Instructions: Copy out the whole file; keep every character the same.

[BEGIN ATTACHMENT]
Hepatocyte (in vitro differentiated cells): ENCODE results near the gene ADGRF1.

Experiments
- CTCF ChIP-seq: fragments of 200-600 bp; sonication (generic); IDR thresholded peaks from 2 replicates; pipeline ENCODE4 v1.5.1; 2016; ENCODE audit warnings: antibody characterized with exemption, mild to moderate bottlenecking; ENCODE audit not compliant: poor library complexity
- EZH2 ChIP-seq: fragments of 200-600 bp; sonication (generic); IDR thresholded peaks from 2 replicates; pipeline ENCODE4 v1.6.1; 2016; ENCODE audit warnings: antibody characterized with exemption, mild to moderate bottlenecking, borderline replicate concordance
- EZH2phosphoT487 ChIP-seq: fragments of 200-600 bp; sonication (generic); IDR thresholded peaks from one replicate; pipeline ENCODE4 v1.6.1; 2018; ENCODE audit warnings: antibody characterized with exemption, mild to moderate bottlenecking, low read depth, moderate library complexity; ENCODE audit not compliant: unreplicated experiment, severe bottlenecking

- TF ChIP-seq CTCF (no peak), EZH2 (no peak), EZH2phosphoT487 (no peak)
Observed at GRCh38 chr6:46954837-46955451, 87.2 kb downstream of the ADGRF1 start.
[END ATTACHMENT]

Hepatocyte (in vitro differentiated cells): ENCODE results near the gene ADGRF1.

Experiments
- CTCF ChIP-seq: fragments of 200-600 bp; sonication (generic); IDR thresholded peaks from 2 replicates; pipeline ENCODE4 v1.5.1; 2016; ENCODE audit warnings: antibody characterized with exemption, mild to moderate bottlenecking; ENCODE audit not compliant: poor library complexity
- EZH2 ChIP-seq: fragments of 200-600 bp; sonication (generic); IDR thresholded peaks from 2 replicates; pipeline ENCODE4 v1.6.1; 2016; ENCODE audit warnings: antibody characterized with exemption, mild to moderate bottlenecking, borderline replicate concordance
- EZH2phosphoT487 ChIP-seq: fragments of 200-600 bp; sonication (generic); IDR thresholded peaks from one replicate; pipeline ENCODE4 v1.6.1; 2018; ENCODE audit warnings: antibody characterized with exemption, mild to moderate bottlenecking, low read depth, moderate library complexity; ENCODE audit not compliant: unreplicated experiment, severe bottlenecking

- TF ChIP-seq CTCF (no peak), EZH2 (no peak), EZH2phosphoT487 (no peak)
Observed at GRCh38 chr6:46954837-46955451, 87.2 kb downstream of the ADGRF1 start.